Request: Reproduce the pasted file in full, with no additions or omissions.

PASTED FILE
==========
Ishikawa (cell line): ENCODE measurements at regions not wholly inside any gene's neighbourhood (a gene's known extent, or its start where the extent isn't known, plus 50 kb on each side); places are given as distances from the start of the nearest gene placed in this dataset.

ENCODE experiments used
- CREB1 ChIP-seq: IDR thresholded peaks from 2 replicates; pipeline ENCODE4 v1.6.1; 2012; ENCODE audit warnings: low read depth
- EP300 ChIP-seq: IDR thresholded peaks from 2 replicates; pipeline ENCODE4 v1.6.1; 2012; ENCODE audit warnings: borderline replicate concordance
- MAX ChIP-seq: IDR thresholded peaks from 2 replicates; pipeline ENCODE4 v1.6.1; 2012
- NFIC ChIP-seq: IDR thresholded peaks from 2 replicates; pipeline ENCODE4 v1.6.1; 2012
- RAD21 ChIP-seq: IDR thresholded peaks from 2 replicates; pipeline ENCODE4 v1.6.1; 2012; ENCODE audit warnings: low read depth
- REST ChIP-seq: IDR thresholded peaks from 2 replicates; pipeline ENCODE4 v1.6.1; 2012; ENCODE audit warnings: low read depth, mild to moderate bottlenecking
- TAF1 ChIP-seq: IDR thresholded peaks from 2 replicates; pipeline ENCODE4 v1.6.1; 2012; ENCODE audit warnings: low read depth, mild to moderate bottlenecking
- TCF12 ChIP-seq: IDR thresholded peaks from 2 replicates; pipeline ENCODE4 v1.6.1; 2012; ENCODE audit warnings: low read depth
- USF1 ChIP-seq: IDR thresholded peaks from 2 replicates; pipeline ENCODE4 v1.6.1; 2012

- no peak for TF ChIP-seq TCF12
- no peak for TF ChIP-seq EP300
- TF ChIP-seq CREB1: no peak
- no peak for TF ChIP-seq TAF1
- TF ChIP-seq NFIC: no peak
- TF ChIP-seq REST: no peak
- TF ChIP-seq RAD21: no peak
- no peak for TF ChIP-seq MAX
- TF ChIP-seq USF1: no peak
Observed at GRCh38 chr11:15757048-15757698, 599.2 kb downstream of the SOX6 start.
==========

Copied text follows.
Ishikawa (cell line): ENCODE measurements at regions not wholly inside any gene's neighbourhood (a gene's known extent, or its start where the extent isn't known, plus 50 kb on each side); places are given as distances from the start of the nearest gene placed in this dataset.

ENCODE experiments used
- CREB1 ChIP-seq: IDR thresholded peaks from 2 replicates; pipeline ENCODE4 v1.6.1; 2012; ENCODE audit warnings: low read depth
- EP300 ChIP-seq: IDR thresholded peaks from 2 replicates; pipeline ENCODE4 v1.6.1; 2012; ENCODE audit warnings: borderline replicate concordance
- MAX ChIP-seq: IDR thresholded peaks from 2 replicates; pipeline ENCODE4 v1.6.1; 2012
- NFIC ChIP-seq: IDR thresholded peaks from 2 replicates; pipeline ENCODE4 v1.6.1; 2012
- RAD21 ChIP-seq: IDR thresholded peaks from 2 replicates; pipeline ENCODE4 v1.6.1; 2012; ENCODE audit warnings: low read depth
- REST ChIP-seq: IDR thresholded peaks from 2 replicates; pipeline ENCODE4 v1.6.1; 2012; ENCODE audit warnings: low read depth, mild to moderate bottlenecking
- TAF1 ChIP-seq: IDR thresholded peaks from 2 replicates; pipeline ENCODE4 v1.6.1; 2012; ENCODE audit warnings: low read depth, mild to moderate bottlenecking
- TCF12 ChIP-seq: IDR thresholded peaks from 2 replicates; pipeline ENCODE4 v1.6.1; 2012; ENCODE audit warnings: low read depth
- USF1 ChIP-seq: IDR thresholded peaks from 2 replicates; pipeline ENCODE4 v1.6.1; 2012

- no peak for TF ChIP-seq TCF12
- no peak for TF ChIP-seq EP300
- TF ChIP-seq CREB1: no peak
- no peak for TF ChIP-seq TAF1
- TF ChIP-seq NFIC: no peak
- TF ChIP-seq REST: no peak
- TF ChIP-seq RAD21: no peak
- no peak for TF ChIP-seq MAX
- TF ChIP-seq USF1: no peak
Observed at GRCh38 chr11:15757048-15757698, 599.2 kb downstream of the SOX6 start.